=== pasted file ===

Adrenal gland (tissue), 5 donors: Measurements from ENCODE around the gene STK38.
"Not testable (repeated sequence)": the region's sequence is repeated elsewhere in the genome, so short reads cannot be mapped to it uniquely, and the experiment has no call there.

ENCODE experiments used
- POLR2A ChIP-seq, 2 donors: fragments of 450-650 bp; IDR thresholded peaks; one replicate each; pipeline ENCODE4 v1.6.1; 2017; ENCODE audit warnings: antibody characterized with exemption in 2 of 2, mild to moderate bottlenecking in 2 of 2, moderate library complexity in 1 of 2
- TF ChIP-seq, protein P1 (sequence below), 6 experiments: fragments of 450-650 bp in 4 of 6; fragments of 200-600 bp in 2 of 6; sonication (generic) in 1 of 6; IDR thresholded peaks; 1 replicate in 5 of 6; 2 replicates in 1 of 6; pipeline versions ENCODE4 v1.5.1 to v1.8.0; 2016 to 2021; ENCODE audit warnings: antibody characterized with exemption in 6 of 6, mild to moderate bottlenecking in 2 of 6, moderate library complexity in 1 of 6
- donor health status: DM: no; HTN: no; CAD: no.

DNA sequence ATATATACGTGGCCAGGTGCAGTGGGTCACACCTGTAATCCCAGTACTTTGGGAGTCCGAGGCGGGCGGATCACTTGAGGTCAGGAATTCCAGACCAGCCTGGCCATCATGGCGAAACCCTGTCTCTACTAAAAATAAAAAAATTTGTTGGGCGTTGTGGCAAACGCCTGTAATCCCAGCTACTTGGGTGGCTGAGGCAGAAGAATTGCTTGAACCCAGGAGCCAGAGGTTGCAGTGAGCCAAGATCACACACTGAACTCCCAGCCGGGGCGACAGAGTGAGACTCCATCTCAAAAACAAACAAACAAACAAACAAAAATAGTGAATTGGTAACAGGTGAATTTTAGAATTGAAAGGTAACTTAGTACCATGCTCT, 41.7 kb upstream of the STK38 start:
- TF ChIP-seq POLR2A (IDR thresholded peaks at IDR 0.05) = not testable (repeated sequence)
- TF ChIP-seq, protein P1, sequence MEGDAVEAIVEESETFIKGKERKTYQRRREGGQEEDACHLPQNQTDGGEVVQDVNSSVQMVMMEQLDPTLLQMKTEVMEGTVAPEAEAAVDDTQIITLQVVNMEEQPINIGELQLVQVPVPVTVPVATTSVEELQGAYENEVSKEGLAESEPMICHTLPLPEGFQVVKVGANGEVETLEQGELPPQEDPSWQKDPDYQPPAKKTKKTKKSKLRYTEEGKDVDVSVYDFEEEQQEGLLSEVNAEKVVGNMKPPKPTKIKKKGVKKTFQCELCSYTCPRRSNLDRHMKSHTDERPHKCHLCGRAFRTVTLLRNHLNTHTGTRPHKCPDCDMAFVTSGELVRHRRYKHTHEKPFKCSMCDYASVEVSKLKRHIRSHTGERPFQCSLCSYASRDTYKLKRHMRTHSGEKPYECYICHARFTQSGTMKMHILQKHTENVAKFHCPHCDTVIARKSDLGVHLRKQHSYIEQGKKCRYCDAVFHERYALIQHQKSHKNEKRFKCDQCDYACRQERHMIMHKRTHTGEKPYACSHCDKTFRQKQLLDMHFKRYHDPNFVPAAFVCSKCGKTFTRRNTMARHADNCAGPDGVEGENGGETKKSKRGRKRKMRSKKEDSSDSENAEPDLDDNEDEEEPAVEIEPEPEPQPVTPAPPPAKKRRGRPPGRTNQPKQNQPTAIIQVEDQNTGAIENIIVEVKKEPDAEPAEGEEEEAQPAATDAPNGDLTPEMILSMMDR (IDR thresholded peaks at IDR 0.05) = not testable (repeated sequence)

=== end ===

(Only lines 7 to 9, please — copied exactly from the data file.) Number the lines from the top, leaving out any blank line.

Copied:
DNA sequence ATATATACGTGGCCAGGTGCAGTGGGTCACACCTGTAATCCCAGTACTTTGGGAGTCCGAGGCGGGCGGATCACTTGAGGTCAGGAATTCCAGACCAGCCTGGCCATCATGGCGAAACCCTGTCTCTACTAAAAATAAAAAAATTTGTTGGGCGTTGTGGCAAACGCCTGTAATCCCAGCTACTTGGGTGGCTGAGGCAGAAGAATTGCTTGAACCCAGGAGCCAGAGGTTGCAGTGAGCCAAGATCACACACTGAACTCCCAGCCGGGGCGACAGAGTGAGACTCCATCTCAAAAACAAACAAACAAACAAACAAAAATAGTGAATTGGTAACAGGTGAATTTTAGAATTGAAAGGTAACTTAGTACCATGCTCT, 41.7 kb upstream of the STK38 start:
- TF ChIP-seq POLR2A (IDR thresholded peaks at IDR 0.05) = not testable (repeated sequence)
- TF ChIP-seq, protein P1, sequence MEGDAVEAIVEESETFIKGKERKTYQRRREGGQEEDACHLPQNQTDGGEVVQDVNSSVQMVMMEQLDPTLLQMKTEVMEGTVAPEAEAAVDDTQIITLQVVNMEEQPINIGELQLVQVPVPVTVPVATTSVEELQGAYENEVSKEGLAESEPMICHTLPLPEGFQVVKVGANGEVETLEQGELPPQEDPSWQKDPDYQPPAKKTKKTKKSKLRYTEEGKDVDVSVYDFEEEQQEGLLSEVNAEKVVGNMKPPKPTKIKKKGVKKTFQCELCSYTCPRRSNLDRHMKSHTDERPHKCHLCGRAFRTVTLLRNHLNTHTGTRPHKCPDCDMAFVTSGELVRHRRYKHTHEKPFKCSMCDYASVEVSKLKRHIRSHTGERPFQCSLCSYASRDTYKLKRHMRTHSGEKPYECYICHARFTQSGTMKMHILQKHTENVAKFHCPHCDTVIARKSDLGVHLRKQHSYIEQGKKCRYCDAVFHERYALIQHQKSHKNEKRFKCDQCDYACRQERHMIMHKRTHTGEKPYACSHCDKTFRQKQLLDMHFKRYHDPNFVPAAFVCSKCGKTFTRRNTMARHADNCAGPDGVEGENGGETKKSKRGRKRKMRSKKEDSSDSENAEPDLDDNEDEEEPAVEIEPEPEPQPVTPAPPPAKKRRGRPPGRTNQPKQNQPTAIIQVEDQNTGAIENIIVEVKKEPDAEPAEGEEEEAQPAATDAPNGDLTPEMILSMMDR (IDR thresholded peaks at IDR 0.05) = not testable (repeated sequence)